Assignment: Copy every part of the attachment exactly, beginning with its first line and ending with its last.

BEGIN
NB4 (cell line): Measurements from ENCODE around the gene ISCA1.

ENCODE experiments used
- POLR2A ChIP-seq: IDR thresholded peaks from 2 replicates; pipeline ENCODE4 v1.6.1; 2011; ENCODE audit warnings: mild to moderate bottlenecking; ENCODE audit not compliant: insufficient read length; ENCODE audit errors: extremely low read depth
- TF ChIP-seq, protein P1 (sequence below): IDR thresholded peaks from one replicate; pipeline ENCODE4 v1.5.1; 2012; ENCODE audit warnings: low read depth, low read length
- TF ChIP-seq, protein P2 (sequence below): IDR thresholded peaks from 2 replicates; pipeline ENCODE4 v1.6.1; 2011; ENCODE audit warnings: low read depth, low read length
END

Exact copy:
NB4 (cell line): Measurements from ENCODE around the gene ISCA1.

ENCODE experiments used
- POLR2A ChIP-seq: IDR thresholded peaks from 2 replicates; pipeline ENCODE4 v1.6.1; 2011; ENCODE audit warnings: mild to moderate bottlenecking; ENCODE audit not compliant: insufficient read length; ENCODE audit errors: extremely low read depth
- TF ChIP-seq, protein P1 (sequence below): IDR thresholded peaks from one replicate; pipeline ENCODE4 v1.5.1; 2012; ENCODE audit warnings: low read depth, low read length
- TF ChIP-seq, protein P2 (sequence below): IDR thresholded peaks from 2 replicates; pipeline ENCODE4 v1.6.1; 2011; ENCODE audit warnings: low read depth, low read length